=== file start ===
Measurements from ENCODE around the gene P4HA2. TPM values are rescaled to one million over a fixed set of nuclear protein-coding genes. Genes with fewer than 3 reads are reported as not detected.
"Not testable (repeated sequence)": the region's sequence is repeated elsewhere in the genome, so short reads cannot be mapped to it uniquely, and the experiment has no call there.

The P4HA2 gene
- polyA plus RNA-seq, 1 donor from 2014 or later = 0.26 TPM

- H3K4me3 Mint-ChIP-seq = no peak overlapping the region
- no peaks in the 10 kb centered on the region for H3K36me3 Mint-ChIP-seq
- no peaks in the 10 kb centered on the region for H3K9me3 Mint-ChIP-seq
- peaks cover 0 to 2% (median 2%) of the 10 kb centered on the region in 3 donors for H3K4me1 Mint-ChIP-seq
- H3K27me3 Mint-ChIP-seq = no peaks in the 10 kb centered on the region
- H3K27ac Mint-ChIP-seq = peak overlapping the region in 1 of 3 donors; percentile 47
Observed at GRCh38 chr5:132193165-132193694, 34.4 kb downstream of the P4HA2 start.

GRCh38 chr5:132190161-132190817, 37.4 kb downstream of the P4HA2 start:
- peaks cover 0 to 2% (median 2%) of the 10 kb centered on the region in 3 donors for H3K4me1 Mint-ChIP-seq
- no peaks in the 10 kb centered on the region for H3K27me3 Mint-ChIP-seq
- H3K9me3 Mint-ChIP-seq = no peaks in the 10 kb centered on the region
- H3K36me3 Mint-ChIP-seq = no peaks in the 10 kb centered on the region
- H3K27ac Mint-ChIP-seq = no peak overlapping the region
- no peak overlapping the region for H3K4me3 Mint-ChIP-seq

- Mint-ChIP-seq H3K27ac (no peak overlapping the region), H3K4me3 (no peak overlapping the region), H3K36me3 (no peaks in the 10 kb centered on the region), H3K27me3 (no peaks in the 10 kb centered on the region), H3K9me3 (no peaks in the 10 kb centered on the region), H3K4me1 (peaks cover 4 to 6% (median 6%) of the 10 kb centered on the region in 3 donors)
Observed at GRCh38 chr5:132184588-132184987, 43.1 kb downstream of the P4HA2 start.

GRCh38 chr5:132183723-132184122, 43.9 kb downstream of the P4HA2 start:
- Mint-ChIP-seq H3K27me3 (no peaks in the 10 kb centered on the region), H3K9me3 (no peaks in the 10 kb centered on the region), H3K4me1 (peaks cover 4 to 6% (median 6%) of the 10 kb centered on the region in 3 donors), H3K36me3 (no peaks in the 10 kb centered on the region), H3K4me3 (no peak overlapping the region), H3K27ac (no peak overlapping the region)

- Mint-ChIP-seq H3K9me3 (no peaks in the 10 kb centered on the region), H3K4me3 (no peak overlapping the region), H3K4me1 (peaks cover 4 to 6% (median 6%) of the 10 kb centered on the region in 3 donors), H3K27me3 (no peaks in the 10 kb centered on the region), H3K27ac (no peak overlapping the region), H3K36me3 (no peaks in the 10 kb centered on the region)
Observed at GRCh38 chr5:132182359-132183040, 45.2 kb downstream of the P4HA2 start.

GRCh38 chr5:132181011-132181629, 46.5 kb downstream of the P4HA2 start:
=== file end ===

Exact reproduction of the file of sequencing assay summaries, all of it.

Measurements from ENCODE around the gene P4HA2. TPM values are rescaled to one million over a fixed set of nuclear protein-coding genes. Genes with fewer than 3 reads are reported as not detected.
"Not testable (repeated sequence)": the region's sequence is repeated elsewhere in the genome, so short reads cannot be mapped to it uniquely, and the experiment has no call there.

The P4HA2 gene
- polyA plus RNA-seq, 1 donor from 2014 or later = 0.26 TPM

- H3K4me3 Mint-ChIP-seq = no peak overlapping the region
- no peaks in the 10 kb centered on the region for H3K36me3 Mint-ChIP-seq
- no peaks in the 10 kb centered on the region for H3K9me3 Mint-ChIP-seq
- peaks cover 0 to 2% (median 2%) of the 10 kb centered on the region in 3 donors for H3K4me1 Mint-ChIP-seq
- H3K27me3 Mint-ChIP-seq = no peaks in the 10 kb centered on the region
- H3K27ac Mint-ChIP-seq = peak overlapping the region in 1 of 3 donors; percentile 47
Observed at GRCh38 chr5:132193165-132193694, 34.4 kb downstream of the P4HA2 start.

GRCh38 chr5:132190161-132190817, 37.4 kb downstream of the P4HA2 start:
- peaks cover 0 to 2% (median 2%) of the 10 kb centered on the region in 3 donors for H3K4me1 Mint-ChIP-seq
- no peaks in the 10 kb centered on the region for H3K27me3 Mint-ChIP-seq
- H3K9me3 Mint-ChIP-seq = no peaks in the 10 kb centered on the region
- H3K36me3 Mint-ChIP-seq = no peaks in the 10 kb centered on the region
- H3K27ac Mint-ChIP-seq = no peak overlapping the region
- no peak overlapping the region for H3K4me3 Mint-ChIP-seq

- Mint-ChIP-seq H3K27ac (no peak overlapping the region), H3K4me3 (no peak overlapping the region), H3K36me3 (no peaks in the 10 kb centered on the region), H3K27me3 (no peaks in the 10 kb centered on the region), H3K9me3 (no peaks in the 10 kb centered on the region), H3K4me1 (peaks cover 4 to 6% (median 6%) of the 10 kb centered on the region in 3 donors)
Observed at GRCh38 chr5:132184588-132184987, 43.1 kb downstream of the P4HA2 start.

GRCh38 chr5:132183723-132184122, 43.9 kb downstream of the P4HA2 start:
- Mint-ChIP-seq H3K27me3 (no peaks in the 10 kb centered on the region), H3K9me3 (no peaks in the 10 kb centered on the region), H3K4me1 (peaks cover 4 to 6% (median 6%) of the 10 kb centered on the region in 3 donors), H3K36me3 (no peaks in the 10 kb centered on the region), H3K4me3 (no peak overlapping the region), H3K27ac (no peak overlapping the region)

- Mint-ChIP-seq H3K9me3 (no peaks in the 10 kb centered on the region), H3K4me3 (no peak overlapping the region), H3K4me1 (peaks cover 4 to 6% (median 6%) of the 10 kb centered on the region in 3 donors), H3K27me3 (no peaks in the 10 kb centered on the region), H3K27ac (no peak overlapping the region), H3K36me3 (no peaks in the 10 kb centered on the region)
Observed at GRCh38 chr5:132182359-132183040, 45.2 kb downstream of the P4HA2 start.

GRCh38 chr5:132181011-132181629, 46.5 kb downstream of the P4HA2 start: